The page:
After waiting more than 20 minutes outside, finally we were seated at a six-top, shared with two couples from Hong Kong. Naturally I needed to know whether any of them had been here before. And, yes, one woman had and returned with her cousin to try it. She cautioned me that the service was bad and that when the kitchen can’t keep up with the volume, the wait staff stop taking orders to manage the demand. Since the restaurant has an automated order-entry system, this is a strange protocol that results in lots of handwaving by antsy customers trying to catch the attention of servers who are intentionally ignoring them. Her party had been waiting nearly a half-hour to place their order. And, when they were able to order finally, she commented to me that now they’d have to wait too long for the food to come. However, she said that the won tons were very good and worth it.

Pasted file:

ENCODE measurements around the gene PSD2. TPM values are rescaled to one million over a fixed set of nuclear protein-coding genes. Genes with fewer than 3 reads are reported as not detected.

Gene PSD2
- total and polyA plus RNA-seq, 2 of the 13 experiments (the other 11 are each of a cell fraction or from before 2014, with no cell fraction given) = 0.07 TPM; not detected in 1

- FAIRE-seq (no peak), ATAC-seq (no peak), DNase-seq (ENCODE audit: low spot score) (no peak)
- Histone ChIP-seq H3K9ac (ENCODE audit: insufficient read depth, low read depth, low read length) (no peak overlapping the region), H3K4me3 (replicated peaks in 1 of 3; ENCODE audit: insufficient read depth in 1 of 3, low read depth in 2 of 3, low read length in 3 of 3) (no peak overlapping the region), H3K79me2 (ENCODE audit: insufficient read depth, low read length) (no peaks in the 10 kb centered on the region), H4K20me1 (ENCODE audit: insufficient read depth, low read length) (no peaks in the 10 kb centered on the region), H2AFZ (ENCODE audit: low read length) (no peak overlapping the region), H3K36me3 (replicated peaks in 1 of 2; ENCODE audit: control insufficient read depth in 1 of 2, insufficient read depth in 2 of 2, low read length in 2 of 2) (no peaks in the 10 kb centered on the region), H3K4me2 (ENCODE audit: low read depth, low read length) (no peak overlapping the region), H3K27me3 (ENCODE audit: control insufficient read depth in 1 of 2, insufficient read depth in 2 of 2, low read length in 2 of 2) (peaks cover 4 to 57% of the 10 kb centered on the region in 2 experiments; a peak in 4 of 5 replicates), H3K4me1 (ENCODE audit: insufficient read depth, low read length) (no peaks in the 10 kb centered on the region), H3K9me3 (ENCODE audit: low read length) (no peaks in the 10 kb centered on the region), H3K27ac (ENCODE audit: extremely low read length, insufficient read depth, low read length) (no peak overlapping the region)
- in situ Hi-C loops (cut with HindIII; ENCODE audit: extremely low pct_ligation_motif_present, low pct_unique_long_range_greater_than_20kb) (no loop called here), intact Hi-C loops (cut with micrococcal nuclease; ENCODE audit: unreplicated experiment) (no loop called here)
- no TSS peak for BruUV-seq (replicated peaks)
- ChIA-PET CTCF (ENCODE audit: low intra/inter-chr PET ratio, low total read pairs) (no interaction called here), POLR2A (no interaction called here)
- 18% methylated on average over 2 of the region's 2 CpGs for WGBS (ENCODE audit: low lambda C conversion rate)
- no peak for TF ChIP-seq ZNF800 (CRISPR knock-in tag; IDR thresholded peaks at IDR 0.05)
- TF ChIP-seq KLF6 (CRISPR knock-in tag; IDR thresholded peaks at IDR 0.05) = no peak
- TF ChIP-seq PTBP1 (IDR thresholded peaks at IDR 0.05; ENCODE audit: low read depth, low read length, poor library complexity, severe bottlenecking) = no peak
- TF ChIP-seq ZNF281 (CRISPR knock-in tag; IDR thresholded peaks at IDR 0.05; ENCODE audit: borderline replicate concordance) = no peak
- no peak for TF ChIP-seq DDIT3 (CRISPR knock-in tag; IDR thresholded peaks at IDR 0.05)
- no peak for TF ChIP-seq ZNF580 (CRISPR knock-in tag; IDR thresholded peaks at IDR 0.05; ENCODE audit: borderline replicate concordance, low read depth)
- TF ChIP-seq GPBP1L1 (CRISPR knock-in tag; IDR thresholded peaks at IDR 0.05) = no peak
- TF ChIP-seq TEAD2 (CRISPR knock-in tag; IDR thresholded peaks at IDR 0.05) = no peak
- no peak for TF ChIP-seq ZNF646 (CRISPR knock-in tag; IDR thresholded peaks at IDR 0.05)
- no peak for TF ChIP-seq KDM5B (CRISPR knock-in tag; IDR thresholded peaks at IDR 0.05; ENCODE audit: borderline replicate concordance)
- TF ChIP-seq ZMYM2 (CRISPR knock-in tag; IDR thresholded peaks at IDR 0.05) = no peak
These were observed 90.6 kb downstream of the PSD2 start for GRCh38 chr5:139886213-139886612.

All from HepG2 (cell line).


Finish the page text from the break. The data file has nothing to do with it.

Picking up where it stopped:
The grease-stained pink paper menus hadn’t been collected from their table. I asked if we could have them so that it would appear to the wait staff zooming by that we wanted to order. That did the trick and soon our order was in the kitchen too. My chopsticks had a piece of lettuce stuck to them and my spoon was greasy. I wiped them off with my napkin soaked in hot tea, the way my grandfathers had taught me as a wee one, a procedure I’d not practiced at a Chinese restaurant for many years.

Our tablemates’ food – various toppings on won ton noodle soup – appeared in less than 15 minutes, surprising them. My mother’s #14 won tons arrived shortly thereafter, which surprised all of us. We would wait another 12 minutes for my order to come. Well, at least that let us focus our full attention on the single bowl in front of us.

#14 Shrimp won ton noodle in soup, $5.25 -